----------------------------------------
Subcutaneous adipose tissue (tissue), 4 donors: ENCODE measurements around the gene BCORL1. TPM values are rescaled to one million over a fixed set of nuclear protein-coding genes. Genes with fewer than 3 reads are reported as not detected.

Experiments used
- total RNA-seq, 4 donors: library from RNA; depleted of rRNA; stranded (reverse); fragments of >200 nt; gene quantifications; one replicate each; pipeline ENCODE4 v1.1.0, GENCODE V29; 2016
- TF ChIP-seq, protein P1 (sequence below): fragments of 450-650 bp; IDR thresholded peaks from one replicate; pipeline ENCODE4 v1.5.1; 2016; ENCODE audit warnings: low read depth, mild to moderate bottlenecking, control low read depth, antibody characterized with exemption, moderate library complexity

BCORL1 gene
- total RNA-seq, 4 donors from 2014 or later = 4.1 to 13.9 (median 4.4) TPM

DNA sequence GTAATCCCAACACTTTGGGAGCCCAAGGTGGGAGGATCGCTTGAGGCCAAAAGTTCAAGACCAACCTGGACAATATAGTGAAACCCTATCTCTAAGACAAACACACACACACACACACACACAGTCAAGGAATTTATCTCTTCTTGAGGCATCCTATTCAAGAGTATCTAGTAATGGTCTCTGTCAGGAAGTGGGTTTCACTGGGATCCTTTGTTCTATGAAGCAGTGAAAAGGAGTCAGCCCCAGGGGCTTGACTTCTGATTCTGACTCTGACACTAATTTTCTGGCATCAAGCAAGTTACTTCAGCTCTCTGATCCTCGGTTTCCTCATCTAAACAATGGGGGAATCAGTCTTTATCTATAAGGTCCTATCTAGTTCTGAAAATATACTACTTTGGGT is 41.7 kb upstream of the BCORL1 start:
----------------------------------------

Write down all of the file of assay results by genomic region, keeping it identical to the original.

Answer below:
Subcutaneous adipose tissue (tissue), 4 donors: ENCODE measurements around the gene BCORL1. TPM values are rescaled to one million over a fixed set of nuclear protein-coding genes. Genes with fewer than 3 reads are reported as not detected.

Experiments used
- total RNA-seq, 4 donors: library from RNA; depleted of rRNA; stranded (reverse); fragments of >200 nt; gene quantifications; one replicate each; pipeline ENCODE4 v1.1.0, GENCODE V29; 2016
- TF ChIP-seq, protein P1 (sequence below): fragments of 450-650 bp; IDR thresholded peaks from one replicate; pipeline ENCODE4 v1.5.1; 2016; ENCODE audit warnings: low read depth, mild to moderate bottlenecking, control low read depth, antibody characterized with exemption, moderate library complexity

BCORL1 gene
- total RNA-seq, 4 donors from 2014 or later = 4.1 to 13.9 (median 4.4) TPM

DNA sequence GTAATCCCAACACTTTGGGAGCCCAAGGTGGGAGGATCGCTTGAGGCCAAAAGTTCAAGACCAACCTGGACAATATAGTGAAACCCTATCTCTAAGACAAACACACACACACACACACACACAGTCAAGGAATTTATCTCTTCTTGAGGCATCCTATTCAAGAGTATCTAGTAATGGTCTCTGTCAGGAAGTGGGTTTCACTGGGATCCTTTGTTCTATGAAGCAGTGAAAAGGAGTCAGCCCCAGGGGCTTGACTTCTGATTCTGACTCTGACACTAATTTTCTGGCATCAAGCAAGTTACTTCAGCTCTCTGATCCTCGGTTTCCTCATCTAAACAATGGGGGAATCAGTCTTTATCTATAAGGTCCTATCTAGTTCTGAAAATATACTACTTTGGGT is 41.7 kb upstream of the BCORL1 start: